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James Murray

Applied Biology

Applied-Biology_Student_James-MurrayWhat appealed to you about Northumbria University / studying in Newcastle?

I’m from London originally, but after 21 years of living there I’d had more than enough and wanted a fresh challenge somewhere new, and I was very impressed by Northumbria on the open day, so I decided to come to Northumbria and study in Newcastle.

What was it about the course / subject area that particularly appealed?

I’ve always enjoyed and done well in biology ever since GCSE, through A-levels, and it seemed like a logical progression to further my knowledge and interest in biology by doing a biology degree.

What qualifications did you have?

I had A-levels in Biology, Chemistry and English Language and Literature, and I applied via UCAS.

How did you feel during your first week at Northumbria?

During Fresher’s Week I mainly felt hungover! The first week of the course was exciting though – meeting more new people, getting settled in and getting adjusted to a new way of life.

What do you like most about the course?

The wide variety of different areas and aspects of biology which I’ve learned about, and the structure of the modules throughout the course which give you a great degree of freedom to do things your own way and work to your own strengths.

Can you give an example of a piece of work you’ve been involved with recently and what it involves?

My final year project was the main piece of work I did in my final year of the course. It was an original piece of research (mine was looking at the effects of temperature on the structure and function of key enzymes in two species of marine crab) which I carried out over the course of the final year with the help of my supervisor. It started off with initial research into the topic (looking at what research had been done in the subject area previously, and where my research would fit in with and expand on what was already known in the specific field) which lead to the generation of a project proposal.

Once the proposal was accepted, I carried out my research in the laboratory over the period of a few months. Once work in the lab was complete, I analysed the results and data I had obtained to discover what they meant and their significance, and then discussed the results obtained in relation to previously published work in the field. The full project report was written up in the style of a scientific paper. It was a very challenging, exhausting piece of work, but I got great satisfaction from doing it and seeing it through from the beginning to the end, and I was very proud of the end product and of what I’d achieved.

Do you have the opportunity for any work placements during your course?

Yes, in the third year of the course. I chose not to do a placement though, as I had already worked in labs full time for two years before starting the course, and I was enjoying myself too much to want to go back to working full time!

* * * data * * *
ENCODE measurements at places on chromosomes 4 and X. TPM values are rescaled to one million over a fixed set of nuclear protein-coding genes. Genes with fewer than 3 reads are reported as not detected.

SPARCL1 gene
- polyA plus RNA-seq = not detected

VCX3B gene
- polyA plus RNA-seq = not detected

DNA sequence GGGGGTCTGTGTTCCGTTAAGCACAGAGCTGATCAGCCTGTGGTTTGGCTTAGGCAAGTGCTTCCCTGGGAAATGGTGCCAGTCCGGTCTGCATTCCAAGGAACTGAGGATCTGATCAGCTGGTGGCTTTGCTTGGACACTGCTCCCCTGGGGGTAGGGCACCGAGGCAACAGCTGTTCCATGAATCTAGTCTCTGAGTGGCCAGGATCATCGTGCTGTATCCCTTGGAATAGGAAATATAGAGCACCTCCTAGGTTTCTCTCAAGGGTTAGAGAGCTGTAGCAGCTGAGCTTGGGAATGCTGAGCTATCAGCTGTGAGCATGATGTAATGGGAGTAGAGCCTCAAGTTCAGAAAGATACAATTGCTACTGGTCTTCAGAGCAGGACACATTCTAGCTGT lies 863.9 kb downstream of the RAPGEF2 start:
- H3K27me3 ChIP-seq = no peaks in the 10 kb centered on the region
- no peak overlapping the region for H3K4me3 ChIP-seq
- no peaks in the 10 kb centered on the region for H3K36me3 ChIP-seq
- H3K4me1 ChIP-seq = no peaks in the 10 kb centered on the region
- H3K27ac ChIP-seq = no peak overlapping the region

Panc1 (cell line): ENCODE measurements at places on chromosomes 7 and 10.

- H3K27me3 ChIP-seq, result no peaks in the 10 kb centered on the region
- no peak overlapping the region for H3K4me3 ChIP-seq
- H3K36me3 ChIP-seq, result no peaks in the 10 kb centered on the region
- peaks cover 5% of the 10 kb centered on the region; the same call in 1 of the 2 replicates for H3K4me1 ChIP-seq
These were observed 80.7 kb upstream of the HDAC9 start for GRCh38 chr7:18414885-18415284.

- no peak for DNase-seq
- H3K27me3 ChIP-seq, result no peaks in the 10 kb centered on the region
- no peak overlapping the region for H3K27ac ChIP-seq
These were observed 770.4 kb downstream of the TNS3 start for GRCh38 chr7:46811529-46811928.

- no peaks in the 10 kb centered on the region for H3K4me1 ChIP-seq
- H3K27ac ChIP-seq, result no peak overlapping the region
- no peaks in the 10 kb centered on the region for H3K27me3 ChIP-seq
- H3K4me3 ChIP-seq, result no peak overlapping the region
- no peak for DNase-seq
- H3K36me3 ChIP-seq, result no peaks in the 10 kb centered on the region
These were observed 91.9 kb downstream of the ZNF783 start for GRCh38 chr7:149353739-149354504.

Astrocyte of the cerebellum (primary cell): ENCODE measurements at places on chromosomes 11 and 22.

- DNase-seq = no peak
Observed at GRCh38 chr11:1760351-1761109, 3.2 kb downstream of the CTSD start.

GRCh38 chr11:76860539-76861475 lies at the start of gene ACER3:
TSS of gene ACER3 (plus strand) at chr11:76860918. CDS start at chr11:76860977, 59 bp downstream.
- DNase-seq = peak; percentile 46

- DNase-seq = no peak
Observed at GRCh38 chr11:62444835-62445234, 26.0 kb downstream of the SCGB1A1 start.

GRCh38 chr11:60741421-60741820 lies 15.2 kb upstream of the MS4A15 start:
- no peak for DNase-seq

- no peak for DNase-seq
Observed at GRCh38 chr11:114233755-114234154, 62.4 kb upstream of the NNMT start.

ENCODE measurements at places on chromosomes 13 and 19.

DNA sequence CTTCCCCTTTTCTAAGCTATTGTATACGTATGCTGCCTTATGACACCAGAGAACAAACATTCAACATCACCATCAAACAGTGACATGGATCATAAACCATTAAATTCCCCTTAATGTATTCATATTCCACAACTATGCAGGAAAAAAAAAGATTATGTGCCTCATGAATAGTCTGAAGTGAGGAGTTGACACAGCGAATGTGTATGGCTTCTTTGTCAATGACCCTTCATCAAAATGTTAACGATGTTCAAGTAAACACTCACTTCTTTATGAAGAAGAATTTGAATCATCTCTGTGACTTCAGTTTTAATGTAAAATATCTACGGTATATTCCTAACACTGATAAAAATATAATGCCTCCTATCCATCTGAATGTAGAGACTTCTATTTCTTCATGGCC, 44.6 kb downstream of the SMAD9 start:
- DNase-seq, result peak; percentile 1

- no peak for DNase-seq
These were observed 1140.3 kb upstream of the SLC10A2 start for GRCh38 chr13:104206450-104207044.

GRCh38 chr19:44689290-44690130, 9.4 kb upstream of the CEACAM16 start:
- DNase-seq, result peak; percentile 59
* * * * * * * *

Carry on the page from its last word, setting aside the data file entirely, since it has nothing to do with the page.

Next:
What do you do when you’re not studying?

I enjoy going out in Newcastle with coursemates and old flatmates. Newcastle has a fantastic nightlife, it’s a very student-friendly city and there’s something for everyone here. I can’t recommend it highly enough!

What’s your accommodation like?

I lived in Camden Court in my first year of university, and I had a great time there. It was a very friendly, vibrant, fun place to live, and very close to university (a two minute walk). I’d definitely recommend it.

What would you like to do when you graduate?

I’m hoping to work in labs again for a few years to further my experience and research skills, and then I’d like to do a PhD in due course.

How do you get on with your tutors?

Very well, they’ve all been extremely helpful and supportive since day one right up until the final day of the course. They’re always very happy to see you if you need help and they’ll always put themselves out for you. They played a massive part in making university such an enjoyable and rewarding experience.

Have you used Student Services during your course?

No, but I knew they were available if and when I ever needed them.

Do you have any advice for anyone applying for your course, or for university in general?

Make sure you get the balance of work and play right. Getting a degree is an extremely rewarding, worthwhile experience, but make sure you have a good time doing it! University is a once in a lifetime experience, so milk it for all it’s worth! All work and no play makes Jack a dull boy! Also, try to live in halls in the first year. It’s a great way to meet new people and make new friends from all different walks of life.

What three words would you use to describe your time at Northumbria?

Over too quickly!


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